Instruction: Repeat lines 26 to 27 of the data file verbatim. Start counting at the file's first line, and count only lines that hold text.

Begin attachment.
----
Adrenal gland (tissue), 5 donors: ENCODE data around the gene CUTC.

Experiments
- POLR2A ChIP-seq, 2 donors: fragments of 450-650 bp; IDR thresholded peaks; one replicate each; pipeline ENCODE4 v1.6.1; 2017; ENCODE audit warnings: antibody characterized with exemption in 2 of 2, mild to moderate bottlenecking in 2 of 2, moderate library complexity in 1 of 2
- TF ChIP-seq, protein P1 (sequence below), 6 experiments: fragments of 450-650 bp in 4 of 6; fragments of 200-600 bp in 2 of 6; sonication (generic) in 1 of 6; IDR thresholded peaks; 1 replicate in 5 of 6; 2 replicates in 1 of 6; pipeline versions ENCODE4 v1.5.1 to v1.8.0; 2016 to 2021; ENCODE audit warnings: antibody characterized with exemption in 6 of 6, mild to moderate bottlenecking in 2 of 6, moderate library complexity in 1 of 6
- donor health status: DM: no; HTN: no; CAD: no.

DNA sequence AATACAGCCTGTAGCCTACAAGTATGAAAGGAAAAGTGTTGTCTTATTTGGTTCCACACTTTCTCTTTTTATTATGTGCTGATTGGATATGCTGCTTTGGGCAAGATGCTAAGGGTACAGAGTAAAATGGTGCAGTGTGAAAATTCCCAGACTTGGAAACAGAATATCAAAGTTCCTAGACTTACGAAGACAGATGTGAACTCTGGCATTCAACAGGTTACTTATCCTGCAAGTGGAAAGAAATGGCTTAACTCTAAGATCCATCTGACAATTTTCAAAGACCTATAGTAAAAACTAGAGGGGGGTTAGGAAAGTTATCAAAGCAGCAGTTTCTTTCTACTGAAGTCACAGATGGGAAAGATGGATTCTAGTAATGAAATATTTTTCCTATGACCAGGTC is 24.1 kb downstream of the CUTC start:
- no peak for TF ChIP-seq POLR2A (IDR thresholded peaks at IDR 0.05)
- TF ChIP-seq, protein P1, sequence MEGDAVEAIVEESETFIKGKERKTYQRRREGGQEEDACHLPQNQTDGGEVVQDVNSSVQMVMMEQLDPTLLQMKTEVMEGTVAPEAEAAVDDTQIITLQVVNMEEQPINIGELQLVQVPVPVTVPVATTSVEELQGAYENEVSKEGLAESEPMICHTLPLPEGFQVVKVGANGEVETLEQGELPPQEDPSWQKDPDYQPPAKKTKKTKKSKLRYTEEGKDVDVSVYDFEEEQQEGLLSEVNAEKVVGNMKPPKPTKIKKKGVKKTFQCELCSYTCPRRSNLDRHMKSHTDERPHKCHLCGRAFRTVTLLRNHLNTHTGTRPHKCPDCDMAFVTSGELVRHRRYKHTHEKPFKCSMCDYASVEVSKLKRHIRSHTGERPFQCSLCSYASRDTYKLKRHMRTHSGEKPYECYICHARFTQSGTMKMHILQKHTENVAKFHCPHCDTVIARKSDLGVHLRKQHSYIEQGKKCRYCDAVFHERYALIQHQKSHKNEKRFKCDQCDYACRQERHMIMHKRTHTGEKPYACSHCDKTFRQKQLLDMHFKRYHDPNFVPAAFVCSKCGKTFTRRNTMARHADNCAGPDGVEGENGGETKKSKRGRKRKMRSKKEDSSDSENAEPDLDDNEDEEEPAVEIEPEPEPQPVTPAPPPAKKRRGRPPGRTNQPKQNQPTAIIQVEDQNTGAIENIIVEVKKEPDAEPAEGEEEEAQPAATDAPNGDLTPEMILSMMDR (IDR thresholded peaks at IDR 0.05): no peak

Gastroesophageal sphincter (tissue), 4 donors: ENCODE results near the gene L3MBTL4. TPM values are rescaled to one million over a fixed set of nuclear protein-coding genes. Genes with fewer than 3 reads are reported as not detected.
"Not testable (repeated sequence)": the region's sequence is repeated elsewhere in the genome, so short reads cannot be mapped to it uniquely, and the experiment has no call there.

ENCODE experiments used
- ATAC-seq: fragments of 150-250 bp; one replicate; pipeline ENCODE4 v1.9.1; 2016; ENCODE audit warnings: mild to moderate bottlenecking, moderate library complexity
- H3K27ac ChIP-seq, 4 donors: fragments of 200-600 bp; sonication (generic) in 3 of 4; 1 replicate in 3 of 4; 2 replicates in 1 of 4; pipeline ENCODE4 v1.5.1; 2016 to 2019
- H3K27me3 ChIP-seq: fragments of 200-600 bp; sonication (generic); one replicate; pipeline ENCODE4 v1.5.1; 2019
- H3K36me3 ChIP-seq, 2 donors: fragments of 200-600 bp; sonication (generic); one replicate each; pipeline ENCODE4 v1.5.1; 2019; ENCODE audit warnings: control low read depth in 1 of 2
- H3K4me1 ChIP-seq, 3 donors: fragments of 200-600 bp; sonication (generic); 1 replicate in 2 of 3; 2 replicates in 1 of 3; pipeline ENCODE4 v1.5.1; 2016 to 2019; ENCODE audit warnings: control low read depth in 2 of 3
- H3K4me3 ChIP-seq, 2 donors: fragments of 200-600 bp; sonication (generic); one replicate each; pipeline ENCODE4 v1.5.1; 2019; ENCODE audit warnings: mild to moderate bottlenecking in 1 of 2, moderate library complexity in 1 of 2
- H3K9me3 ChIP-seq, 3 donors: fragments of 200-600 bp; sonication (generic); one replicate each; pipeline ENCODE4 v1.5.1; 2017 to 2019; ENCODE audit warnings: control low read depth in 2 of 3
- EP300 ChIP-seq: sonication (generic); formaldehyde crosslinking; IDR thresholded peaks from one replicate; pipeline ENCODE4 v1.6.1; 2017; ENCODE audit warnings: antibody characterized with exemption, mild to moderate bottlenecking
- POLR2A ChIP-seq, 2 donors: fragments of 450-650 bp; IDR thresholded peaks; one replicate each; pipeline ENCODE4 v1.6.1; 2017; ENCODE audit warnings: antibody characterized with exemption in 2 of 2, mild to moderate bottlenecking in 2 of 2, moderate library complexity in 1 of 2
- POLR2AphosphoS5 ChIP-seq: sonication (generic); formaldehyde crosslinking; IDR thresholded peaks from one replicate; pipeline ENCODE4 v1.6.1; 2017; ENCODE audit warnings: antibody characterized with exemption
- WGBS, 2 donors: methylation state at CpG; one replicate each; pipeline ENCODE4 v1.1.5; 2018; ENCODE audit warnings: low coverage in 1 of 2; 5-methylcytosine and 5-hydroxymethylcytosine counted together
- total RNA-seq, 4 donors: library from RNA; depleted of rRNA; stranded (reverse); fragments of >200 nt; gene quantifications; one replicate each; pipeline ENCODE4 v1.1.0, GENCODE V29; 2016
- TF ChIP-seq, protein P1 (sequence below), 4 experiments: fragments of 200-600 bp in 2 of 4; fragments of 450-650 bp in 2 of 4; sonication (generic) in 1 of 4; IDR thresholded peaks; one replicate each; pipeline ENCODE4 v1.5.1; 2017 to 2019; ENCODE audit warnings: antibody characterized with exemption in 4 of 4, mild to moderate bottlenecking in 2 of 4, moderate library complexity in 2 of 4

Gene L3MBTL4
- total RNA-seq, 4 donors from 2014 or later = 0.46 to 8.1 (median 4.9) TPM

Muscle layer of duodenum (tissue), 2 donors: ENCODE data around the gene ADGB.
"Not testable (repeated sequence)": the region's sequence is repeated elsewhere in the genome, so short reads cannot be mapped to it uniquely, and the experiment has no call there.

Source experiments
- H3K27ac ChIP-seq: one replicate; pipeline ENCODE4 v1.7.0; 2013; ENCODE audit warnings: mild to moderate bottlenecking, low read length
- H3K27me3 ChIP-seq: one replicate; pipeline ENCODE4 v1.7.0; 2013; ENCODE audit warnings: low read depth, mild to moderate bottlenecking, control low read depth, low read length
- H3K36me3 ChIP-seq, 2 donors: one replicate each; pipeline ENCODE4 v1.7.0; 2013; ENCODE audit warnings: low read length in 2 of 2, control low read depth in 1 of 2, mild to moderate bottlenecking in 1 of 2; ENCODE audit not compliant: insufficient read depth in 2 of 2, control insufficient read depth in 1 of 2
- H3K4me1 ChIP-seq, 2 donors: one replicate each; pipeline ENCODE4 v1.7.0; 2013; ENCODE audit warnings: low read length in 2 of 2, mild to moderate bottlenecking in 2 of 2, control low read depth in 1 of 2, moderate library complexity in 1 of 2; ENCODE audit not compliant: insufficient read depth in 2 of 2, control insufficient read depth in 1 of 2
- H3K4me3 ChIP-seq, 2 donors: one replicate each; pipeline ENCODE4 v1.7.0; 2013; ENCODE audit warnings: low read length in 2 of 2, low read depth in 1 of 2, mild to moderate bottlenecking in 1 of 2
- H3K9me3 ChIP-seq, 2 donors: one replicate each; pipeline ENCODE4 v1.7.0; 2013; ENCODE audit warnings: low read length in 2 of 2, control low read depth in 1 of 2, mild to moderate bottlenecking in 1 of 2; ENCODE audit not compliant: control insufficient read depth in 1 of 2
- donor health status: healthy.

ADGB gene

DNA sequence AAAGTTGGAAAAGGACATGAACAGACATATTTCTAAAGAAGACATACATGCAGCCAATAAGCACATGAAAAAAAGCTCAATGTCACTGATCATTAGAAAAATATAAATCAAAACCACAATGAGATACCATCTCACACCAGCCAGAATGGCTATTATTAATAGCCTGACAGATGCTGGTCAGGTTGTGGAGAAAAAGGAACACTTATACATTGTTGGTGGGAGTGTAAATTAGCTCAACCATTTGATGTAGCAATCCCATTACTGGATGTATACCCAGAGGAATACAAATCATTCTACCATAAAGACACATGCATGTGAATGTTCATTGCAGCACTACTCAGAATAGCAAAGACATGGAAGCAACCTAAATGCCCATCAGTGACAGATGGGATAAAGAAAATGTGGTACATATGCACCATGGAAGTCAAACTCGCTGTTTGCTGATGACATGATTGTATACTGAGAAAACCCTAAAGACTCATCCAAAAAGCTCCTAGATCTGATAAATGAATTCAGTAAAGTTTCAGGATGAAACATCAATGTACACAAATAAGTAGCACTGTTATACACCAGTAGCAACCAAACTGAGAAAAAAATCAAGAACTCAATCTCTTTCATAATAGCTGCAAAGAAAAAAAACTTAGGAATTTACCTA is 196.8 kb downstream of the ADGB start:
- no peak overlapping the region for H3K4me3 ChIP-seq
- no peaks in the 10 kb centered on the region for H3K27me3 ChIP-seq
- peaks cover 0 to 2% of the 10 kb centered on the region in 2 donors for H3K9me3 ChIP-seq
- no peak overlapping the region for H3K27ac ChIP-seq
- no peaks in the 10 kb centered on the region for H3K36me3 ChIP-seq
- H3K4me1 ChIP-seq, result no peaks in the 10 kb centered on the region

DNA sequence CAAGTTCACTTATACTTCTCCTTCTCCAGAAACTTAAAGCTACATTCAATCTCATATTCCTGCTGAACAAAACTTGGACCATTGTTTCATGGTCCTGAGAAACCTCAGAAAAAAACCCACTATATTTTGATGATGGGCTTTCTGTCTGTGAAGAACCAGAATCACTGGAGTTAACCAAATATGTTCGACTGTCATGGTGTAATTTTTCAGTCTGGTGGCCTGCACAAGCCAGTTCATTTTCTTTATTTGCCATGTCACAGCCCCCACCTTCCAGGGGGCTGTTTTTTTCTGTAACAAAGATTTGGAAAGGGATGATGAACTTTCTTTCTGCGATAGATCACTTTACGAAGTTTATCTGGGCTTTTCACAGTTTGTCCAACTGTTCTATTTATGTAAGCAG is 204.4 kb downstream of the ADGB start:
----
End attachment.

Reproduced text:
- total RNA-seq, 4 donors from 2014 or later = 0.46 to 8.1 (median 4.9) TPM

Muscle layer of duodenum (tissue), 2 donors: ENCODE data around the gene ADGB.